By Steven D. Levitt & Stephen J. Dubner
Hardcover, 288 pages
List price: $26.99
From the Introduction: "Putting the freak in economics"
When the world was lurching into the modern era, it grew magnificently more populous, and in a hurry. Most of this expansion took place in urban centers like London, Paris, New York, and Chicago. In the U.S. alone, cities grew by 30 million residents during the 19th century, with half of that gain in just the final 20 years.
But as this swarm of humanity moved itself, and its goods, from place to place, a problem emerged. The main mode of transportation produced a slew of the byproducts that economists call negative externalities, including gridlock, high insurance costs, and far too many traffic fatalities. Crops that would have landed on a family's dinner table were sometimes converted into fuel, driving up food prices and causing shortages. Then there were the air pollutants and toxic emissions, endangering the environment as well as individuals' health.
We are talking about the automobile — aren't we?
No, we're not. We are talking about the horse.
The horse, a versatile and powerful helpmate since the days of antiquity, was put to work in many ways as modern cities expanded: pulling streetcars and private coaches, hauling construction materials, unloading freight from ships and trains, even powering the machines that churned out furniture, rope, beer, and clothing. If your young daughter took gravely ill, the doctor rushed to your home on horseback. When a fire broke out, a team of horses charged through the streets with a pumping truck. At the turn of the 20th century, some 200,000 horses lived and worked in New York City, or 1 for every 17 people.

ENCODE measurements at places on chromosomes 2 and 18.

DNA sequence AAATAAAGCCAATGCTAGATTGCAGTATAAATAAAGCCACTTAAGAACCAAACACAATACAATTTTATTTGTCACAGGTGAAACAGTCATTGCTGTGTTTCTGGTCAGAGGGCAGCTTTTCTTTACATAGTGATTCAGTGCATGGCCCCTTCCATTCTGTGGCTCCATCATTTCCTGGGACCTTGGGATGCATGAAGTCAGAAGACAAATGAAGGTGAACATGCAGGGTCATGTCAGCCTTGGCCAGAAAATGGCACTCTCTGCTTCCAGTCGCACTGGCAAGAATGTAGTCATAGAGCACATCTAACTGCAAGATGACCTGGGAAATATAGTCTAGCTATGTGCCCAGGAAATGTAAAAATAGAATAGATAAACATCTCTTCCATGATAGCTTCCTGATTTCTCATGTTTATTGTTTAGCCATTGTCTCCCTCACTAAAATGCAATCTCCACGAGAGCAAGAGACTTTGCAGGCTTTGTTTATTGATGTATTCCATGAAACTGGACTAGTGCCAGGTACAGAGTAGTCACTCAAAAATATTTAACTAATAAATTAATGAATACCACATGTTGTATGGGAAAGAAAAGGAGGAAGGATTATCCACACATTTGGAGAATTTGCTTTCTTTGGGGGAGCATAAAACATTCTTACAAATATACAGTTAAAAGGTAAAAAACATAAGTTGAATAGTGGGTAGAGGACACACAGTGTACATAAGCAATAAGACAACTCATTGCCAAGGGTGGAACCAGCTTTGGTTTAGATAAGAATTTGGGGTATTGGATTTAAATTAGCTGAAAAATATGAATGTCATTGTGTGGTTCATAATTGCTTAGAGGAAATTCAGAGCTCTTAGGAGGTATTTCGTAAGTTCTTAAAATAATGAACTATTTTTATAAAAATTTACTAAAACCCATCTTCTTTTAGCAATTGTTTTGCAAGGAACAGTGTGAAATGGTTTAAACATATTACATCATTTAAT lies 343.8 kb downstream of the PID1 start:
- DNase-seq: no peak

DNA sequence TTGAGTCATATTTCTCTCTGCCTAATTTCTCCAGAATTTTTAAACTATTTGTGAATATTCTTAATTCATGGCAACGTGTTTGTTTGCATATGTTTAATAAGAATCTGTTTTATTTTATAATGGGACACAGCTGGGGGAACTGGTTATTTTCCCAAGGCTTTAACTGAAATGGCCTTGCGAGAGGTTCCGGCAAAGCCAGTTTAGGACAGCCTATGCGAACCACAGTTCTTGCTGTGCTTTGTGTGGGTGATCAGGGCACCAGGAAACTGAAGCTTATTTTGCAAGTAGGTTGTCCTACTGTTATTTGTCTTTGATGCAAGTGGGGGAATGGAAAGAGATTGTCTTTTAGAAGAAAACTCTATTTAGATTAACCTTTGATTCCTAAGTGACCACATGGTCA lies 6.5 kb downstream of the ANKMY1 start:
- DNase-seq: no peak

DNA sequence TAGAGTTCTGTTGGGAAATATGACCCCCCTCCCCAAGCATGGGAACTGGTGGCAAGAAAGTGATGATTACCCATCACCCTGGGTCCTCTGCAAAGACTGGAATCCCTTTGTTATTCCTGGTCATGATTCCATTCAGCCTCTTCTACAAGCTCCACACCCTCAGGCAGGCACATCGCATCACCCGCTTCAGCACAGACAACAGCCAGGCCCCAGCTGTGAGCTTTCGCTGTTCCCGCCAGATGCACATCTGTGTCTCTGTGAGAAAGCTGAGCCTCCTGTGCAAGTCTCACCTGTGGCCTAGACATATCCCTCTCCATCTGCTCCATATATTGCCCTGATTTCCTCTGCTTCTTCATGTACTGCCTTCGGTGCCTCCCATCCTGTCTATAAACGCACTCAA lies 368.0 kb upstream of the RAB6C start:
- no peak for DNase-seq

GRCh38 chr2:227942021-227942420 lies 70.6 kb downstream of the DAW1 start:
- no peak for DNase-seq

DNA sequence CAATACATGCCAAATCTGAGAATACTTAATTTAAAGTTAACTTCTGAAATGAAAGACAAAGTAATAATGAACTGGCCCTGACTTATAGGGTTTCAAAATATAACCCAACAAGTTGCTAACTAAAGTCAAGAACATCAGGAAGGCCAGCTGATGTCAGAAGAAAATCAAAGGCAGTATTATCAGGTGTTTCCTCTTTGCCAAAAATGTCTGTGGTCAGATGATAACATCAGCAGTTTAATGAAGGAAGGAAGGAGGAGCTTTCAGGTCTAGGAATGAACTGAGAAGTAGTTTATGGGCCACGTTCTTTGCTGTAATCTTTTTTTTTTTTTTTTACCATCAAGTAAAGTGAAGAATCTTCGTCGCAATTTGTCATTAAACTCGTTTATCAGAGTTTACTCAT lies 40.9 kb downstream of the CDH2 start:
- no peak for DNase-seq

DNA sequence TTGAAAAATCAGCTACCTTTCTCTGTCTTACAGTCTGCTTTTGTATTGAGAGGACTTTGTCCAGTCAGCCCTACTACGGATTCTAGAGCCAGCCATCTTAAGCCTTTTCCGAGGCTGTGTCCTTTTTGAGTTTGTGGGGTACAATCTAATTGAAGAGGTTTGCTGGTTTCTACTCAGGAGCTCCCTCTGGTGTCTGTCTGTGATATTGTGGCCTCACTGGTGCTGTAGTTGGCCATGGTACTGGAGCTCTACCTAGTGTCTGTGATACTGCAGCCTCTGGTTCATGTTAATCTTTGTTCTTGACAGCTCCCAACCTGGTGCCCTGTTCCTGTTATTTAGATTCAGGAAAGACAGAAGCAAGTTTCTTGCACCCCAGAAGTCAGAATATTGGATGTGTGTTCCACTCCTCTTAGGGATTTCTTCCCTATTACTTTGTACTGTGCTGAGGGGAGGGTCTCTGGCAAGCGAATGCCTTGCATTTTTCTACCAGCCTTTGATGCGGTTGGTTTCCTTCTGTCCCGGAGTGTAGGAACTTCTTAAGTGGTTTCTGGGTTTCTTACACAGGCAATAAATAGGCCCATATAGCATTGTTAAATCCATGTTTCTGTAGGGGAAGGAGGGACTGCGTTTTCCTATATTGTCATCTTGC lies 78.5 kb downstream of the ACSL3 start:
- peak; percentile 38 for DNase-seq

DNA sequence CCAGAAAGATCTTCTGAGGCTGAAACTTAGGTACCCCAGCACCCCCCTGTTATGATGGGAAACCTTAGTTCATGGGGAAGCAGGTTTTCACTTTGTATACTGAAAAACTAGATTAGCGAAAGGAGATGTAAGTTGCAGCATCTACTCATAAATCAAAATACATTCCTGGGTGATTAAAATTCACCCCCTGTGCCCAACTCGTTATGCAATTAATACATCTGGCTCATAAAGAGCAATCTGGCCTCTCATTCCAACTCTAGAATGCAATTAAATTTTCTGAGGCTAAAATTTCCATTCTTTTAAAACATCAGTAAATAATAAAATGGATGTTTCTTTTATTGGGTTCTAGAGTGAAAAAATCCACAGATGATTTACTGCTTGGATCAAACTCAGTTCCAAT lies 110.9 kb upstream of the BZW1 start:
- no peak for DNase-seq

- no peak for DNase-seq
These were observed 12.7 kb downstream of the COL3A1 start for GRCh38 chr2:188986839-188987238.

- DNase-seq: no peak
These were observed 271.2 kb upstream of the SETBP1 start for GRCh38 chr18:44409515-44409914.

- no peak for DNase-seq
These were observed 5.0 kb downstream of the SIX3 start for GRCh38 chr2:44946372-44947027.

But oh, the troubles they caused!
Horse-drawn wagons clogged the streets terribly, and when a horse broke down, it was often put to death on the spot. This caused further delays. Many stable owners held life-insurance policies which, to guard against fraud, stipulated that the animal be euthanized by a third party. This meant waiting for the police, a veterinarian, or the A.S.P.C.A. to arrive. Even death didn't end the gridlock. "Dead horses were extremely unwieldy," writes the transportation scholar Eric Morris. "As a result, street cleaners often waited for the corpses to putrefy so they could more easily be sawed into pieces and carted off."
The noise from iron wagon wheels and horseshoes was so disturbing, it purportedly caused widespread nervous disorders.
From SuperFreakonomics by Steven Levitt and Stephen Dubner. Published by William Morrow. Used by permission of the publisher. All rights reserved.